CDC Says Zika Effects Can Develop Months After Infant’s Birth

(Rob Kunzig/Morning Consult)

Babies born with the Zika virus can develop brain abnormalities months after birth, Centers for Disease Control and Prevention researchers said for the first time Tuesday.

Researchers studied 13 babies born in Brazil who were infected with the Zika virus and had normal brain sizes but showed signs of brain damage at birth. The findings present new concern for pregnant women about the virus. Concern for the virus grew over the summer, which the World Health Organization said is no longer a global emergency.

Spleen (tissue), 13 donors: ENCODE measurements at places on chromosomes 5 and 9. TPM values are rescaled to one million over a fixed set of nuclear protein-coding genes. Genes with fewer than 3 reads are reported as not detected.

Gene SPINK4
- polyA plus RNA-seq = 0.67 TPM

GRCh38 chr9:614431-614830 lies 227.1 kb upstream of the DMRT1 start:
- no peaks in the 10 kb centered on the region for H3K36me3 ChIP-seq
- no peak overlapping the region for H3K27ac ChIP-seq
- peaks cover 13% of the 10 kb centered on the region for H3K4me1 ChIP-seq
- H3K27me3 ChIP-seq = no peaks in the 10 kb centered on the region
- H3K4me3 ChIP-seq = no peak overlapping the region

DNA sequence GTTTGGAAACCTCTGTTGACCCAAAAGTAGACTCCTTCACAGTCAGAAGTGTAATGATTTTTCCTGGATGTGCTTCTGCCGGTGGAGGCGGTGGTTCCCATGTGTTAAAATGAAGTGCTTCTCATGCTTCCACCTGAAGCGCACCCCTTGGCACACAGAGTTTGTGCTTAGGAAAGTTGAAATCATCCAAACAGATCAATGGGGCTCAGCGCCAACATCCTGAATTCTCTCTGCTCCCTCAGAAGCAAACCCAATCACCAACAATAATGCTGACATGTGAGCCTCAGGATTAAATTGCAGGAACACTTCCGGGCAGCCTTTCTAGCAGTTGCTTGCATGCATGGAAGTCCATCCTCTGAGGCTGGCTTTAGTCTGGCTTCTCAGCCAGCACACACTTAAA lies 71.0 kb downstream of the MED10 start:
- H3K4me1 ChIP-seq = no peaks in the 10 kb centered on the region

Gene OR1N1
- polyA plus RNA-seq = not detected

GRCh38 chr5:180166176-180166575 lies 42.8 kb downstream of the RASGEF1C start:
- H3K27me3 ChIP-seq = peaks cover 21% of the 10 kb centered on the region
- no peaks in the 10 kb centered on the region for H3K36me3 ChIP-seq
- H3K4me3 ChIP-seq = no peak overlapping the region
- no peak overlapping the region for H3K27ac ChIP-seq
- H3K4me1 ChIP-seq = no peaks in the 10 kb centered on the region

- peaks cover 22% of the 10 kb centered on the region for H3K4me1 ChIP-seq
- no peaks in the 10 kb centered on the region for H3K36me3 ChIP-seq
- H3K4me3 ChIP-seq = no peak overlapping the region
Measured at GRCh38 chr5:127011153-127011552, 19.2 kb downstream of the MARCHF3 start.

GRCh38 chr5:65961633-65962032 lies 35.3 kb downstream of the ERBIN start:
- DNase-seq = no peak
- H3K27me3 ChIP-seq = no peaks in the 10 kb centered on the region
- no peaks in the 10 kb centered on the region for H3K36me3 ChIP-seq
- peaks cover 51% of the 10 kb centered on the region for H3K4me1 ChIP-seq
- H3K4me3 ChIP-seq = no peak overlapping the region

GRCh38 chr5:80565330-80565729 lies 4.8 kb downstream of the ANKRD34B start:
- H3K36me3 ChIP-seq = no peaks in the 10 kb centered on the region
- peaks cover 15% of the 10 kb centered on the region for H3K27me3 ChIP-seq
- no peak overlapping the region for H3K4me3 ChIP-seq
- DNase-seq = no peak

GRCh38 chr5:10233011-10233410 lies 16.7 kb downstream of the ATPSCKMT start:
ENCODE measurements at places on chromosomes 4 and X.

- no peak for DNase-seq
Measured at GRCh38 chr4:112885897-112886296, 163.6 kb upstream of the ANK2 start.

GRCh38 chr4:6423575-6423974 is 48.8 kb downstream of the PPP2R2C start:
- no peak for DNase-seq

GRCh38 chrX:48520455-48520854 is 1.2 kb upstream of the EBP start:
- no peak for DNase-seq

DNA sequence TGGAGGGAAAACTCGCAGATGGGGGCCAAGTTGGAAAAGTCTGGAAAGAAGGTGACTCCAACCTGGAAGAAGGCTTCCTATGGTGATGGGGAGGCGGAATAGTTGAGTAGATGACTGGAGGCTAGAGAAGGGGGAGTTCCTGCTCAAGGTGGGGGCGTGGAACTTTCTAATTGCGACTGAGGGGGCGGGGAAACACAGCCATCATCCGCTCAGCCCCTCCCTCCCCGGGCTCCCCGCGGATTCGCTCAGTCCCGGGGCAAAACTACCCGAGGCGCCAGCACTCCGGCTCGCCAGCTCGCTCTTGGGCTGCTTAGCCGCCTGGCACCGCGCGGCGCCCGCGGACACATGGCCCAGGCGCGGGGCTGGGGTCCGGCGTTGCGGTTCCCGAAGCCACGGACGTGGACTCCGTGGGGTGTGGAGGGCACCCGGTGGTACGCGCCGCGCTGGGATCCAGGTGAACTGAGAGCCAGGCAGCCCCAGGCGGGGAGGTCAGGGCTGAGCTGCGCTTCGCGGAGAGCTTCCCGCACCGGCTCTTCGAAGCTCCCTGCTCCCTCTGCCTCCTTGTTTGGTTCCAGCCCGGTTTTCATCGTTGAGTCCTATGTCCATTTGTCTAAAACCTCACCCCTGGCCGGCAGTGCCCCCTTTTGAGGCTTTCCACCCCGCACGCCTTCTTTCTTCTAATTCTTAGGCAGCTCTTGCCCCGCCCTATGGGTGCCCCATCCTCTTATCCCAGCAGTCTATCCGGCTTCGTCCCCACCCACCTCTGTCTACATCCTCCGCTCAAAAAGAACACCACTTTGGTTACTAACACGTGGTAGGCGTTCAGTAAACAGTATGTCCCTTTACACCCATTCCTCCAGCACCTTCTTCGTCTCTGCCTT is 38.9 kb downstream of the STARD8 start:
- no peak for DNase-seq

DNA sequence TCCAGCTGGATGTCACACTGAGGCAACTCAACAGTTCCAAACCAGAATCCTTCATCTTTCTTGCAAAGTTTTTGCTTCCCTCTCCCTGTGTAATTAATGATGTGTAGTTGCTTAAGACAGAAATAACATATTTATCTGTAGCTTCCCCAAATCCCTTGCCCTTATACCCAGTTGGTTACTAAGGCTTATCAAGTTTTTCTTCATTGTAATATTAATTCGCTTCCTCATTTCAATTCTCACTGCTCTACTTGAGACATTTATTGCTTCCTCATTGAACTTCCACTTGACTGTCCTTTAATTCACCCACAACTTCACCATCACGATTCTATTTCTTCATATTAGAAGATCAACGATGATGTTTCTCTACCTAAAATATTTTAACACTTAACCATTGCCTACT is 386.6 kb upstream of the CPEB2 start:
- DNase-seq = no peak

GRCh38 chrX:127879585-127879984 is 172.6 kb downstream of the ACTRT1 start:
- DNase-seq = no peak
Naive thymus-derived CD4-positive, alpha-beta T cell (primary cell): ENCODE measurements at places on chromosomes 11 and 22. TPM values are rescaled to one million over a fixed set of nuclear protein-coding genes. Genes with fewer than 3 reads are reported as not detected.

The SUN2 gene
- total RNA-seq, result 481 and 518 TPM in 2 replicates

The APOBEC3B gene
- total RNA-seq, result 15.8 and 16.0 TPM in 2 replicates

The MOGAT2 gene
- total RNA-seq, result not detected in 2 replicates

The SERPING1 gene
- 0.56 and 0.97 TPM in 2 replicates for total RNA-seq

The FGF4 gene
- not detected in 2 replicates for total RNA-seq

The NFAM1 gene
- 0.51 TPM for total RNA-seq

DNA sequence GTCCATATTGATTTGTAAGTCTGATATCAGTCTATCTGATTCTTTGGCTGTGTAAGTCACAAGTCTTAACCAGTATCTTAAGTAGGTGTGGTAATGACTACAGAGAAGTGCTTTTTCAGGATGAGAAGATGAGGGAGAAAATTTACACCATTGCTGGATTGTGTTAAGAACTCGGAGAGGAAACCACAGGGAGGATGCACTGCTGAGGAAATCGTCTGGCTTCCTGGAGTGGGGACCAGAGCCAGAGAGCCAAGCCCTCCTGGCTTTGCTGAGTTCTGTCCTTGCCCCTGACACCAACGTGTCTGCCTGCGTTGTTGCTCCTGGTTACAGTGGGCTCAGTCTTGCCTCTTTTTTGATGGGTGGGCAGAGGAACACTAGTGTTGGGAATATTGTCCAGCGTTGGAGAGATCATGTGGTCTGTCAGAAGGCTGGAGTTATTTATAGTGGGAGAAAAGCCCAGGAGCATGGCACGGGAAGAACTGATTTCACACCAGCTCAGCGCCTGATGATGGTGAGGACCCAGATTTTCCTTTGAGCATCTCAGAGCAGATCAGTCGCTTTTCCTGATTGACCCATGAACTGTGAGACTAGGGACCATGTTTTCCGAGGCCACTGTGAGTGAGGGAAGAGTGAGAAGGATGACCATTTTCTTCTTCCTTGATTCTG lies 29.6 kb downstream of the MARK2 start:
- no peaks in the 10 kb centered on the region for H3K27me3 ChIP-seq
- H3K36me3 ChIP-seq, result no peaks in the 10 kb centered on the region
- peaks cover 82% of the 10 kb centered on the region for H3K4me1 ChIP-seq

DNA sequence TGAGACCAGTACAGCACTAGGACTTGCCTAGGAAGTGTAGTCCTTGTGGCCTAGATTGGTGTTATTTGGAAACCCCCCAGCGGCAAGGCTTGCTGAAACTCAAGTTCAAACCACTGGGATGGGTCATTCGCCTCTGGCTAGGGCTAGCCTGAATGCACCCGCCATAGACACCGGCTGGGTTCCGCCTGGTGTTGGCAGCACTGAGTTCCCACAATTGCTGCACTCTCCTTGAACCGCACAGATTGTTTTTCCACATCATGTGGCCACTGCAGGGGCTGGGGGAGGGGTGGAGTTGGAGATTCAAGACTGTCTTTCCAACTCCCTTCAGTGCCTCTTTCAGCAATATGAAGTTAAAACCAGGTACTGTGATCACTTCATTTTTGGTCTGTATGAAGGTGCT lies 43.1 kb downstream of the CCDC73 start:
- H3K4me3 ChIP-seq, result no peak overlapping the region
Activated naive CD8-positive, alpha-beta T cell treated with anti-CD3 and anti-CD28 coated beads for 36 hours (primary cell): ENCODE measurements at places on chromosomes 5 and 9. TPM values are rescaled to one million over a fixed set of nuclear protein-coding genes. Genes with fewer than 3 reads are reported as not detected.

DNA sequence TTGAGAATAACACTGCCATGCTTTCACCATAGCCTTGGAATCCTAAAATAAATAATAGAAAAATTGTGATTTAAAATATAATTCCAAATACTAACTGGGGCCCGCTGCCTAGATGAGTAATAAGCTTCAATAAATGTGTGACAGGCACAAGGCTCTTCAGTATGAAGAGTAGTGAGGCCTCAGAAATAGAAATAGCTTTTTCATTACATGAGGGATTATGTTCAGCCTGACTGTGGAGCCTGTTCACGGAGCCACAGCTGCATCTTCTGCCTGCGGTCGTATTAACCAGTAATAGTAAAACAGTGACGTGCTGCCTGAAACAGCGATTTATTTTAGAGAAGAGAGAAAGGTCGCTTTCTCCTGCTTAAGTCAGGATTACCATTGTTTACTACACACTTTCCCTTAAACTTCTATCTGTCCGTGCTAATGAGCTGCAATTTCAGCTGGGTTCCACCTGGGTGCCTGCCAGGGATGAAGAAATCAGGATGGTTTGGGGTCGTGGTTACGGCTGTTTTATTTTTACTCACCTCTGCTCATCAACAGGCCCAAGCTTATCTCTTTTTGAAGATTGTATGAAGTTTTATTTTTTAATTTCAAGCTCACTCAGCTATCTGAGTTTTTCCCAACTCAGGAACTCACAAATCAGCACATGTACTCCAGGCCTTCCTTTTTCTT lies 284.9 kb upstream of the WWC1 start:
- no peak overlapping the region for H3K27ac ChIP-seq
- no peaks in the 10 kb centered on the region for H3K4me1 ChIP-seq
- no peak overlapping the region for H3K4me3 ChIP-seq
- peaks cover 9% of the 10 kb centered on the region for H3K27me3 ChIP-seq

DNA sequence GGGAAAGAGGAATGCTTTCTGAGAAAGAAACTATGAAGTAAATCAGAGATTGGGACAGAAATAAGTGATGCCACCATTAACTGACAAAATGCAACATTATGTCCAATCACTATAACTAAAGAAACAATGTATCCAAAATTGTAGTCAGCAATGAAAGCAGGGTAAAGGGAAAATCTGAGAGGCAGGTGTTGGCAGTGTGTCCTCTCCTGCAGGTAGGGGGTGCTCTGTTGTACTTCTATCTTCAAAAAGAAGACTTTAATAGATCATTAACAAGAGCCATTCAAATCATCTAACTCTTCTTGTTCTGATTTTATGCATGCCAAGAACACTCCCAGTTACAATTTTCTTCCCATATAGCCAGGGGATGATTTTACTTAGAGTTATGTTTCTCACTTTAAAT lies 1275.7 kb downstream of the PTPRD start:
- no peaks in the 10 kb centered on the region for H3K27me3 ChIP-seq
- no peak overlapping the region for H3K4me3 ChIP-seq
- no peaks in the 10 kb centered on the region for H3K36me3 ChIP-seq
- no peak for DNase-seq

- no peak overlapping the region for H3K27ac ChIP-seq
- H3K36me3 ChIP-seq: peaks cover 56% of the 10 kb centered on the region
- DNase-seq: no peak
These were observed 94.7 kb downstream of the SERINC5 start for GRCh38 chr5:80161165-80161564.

The researchers found the Zika-infected babies born with normal head sizes had slower than normal growth as soon as five months after birth, and 11 of the 13 babies developed microcephaly.

“These findings demonstrate the importance of early neuroimaging for infants exposed to Zika virus prenatally and the need for comprehensive medical and developmental follow-up,” the CDC report says.

More than 1,000 pregnant women in the U.S. had evidence of possible Zika infection as of Nov. 10.

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